117-125 Bayswater Road is a charming row of Victorian and Neo-Renaissance buildings facing Hyde Park.

In 1977 they were featured in the Hollywood blockbuster Valentino,      starring Rudolf Nureyev and are the only remaining row of narrow plot buildings facing Hyde Park.

View from Hyde Park, across Bayswater Road (March 2017). Source: Google Streetview

The oldest, the Black Lion Pub, dates back to 1704       and is one of 3,100 pubs to have closed in London since 2005,      despite turning a £700,000 profit in its last year of operation.

 

In 2014 Fenton Whealan, a developer headed by Sanjay Sharma and James Van Den Heule      purchased the row for 27 million pounds and sought planning permission to redevelop it into 55 flats.

2009: View from Hyde Park, across Victoria St looking south. 

View from Hyde Park, across Bayswater Road facing north (2016). Source: Google Streetview

In her assessment of the proposal,  area planning officer Sarah Whitnall       advised the Westminster Planning committee:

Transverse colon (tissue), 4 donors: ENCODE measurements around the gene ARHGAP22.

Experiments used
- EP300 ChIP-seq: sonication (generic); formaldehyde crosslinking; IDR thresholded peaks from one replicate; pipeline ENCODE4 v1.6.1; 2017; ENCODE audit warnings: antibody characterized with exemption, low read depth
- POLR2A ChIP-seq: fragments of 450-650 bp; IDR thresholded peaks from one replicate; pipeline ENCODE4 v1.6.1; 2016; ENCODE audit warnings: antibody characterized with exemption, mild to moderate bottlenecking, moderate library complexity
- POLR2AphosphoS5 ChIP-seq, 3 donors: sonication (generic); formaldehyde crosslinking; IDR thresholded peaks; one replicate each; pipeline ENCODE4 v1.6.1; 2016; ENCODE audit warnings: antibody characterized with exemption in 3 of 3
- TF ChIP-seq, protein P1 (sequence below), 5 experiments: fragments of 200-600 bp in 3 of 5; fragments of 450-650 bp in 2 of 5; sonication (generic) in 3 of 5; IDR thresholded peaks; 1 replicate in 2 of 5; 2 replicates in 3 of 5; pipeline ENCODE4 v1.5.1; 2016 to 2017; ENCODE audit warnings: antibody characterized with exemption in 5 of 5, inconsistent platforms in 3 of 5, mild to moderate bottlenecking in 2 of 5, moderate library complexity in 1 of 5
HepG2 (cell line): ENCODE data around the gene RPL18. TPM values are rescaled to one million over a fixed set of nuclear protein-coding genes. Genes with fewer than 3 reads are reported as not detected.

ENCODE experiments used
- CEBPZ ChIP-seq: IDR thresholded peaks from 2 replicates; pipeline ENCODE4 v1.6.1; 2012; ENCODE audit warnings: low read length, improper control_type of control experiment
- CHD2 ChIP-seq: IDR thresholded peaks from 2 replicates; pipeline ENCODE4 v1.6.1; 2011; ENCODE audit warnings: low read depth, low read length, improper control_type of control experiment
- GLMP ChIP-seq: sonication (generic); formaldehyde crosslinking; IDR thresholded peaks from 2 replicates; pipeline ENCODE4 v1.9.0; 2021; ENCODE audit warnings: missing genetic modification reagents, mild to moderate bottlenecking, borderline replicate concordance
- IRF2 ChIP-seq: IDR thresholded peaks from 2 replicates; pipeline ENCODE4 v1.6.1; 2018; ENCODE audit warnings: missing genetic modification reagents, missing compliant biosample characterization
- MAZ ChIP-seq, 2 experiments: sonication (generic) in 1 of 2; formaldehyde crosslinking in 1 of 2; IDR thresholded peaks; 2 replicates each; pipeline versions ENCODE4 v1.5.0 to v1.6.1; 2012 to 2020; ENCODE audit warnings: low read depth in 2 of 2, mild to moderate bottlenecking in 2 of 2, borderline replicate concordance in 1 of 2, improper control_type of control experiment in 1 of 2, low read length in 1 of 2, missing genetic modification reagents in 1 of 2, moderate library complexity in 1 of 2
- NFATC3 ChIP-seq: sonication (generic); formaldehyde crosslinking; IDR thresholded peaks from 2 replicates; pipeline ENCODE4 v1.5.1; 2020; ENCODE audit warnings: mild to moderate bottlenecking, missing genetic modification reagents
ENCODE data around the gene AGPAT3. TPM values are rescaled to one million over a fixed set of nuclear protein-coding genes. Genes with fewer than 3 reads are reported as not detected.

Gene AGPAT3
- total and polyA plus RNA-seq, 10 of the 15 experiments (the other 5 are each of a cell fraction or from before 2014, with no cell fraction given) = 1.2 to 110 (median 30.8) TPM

’The demolition of all existing buildings           is considered to have a harmful impact      upon the architectural, historic and aesthetic characteristics of the Queensway conservation area (designated in 2002)’.

View from Bayswater Road looking east (May 2016). Source: Google Streetview

Any approval of such plans, she cautioned,       would put council ‘in breach of Section 72 of the Planning (Listed Building and Conservation Areas) Act 1990.

 

The act decrees          where a proposed development ‘will lead to substantial harm or total loss of significance of a designated heritage asset, local planning authorities should refuse consent’.

The Black Lion Pub facing east along Bayswater Road (June 2010)

Shockingly, the committee, chaired by Councillor Robert Davis,      ignored the advice from their own planning officer and objections from mayor Boris Johnson by voting unanimously to approve the demolition and redevelopment on 12 April 2016.

 

Davis later resigned in disgrace after a 2018 investigation found he breached the code of conduct by accepting 514 gifts from developers seeking planning approval over 3 years.

 

The row covered in scaffolding, awaiting demolition (June 2019)

However planning approval remains in place and the buildings are covered in scaffolding, awaiting imminent demolition.

Please help prevent this from happening by Signing the petition to save the historic row.